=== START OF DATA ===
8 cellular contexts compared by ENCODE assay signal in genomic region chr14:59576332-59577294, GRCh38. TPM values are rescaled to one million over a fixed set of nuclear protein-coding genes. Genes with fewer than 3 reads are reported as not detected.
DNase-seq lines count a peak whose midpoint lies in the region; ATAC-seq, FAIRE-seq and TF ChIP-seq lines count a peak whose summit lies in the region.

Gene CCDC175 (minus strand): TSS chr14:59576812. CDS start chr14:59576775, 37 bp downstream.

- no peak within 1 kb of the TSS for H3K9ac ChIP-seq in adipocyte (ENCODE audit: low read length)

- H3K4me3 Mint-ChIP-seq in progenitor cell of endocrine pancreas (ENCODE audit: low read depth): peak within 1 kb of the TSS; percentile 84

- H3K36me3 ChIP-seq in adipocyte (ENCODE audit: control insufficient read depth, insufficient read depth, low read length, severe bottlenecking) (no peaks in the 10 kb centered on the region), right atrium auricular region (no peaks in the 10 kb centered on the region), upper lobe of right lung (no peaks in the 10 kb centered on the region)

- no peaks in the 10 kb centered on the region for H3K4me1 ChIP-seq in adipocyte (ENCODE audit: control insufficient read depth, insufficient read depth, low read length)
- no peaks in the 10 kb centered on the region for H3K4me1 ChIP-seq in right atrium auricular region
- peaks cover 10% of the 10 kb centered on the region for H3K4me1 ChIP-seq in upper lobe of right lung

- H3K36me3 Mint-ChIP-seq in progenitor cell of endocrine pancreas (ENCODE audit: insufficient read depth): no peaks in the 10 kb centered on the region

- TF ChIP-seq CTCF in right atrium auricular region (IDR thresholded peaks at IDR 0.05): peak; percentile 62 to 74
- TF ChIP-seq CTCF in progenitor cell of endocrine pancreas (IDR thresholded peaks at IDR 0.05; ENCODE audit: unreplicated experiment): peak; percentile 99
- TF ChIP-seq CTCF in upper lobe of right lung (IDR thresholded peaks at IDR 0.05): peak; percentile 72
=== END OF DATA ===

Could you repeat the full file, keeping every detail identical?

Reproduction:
8 cellular contexts compared by ENCODE assay signal in genomic region chr14:59576332-59577294, GRCh38. TPM values are rescaled to one million over a fixed set of nuclear protein-coding genes. Genes with fewer than 3 reads are reported as not detected.
DNase-seq lines count a peak whose midpoint lies in the region; ATAC-seq, FAIRE-seq and TF ChIP-seq lines count a peak whose summit lies in the region.

Gene CCDC175 (minus strand): TSS chr14:59576812. CDS start chr14:59576775, 37 bp downstream.

- no peak within 1 kb of the TSS for H3K9ac ChIP-seq in adipocyte (ENCODE audit: low read length)

- H3K4me3 Mint-ChIP-seq in progenitor cell of endocrine pancreas (ENCODE audit: low read depth): peak within 1 kb of the TSS; percentile 84

- H3K36me3 ChIP-seq in adipocyte (ENCODE audit: control insufficient read depth, insufficient read depth, low read length, severe bottlenecking) (no peaks in the 10 kb centered on the region), right atrium auricular region (no peaks in the 10 kb centered on the region), upper lobe of right lung (no peaks in the 10 kb centered on the region)

- no peaks in the 10 kb centered on the region for H3K4me1 ChIP-seq in adipocyte (ENCODE audit: control insufficient read depth, insufficient read depth, low read length)
- no peaks in the 10 kb centered on the region for H3K4me1 ChIP-seq in right atrium auricular region
- peaks cover 10% of the 10 kb centered on the region for H3K4me1 ChIP-seq in upper lobe of right lung

- H3K36me3 Mint-ChIP-seq in progenitor cell of endocrine pancreas (ENCODE audit: insufficient read depth): no peaks in the 10 kb centered on the region

- TF ChIP-seq CTCF in right atrium auricular region (IDR thresholded peaks at IDR 0.05): peak; percentile 62 to 74
- TF ChIP-seq CTCF in progenitor cell of endocrine pancreas (IDR thresholded peaks at IDR 0.05; ENCODE audit: unreplicated experiment): peak; percentile 99
- TF ChIP-seq CTCF in upper lobe of right lung (IDR thresholded peaks at IDR 0.05): peak; percentile 72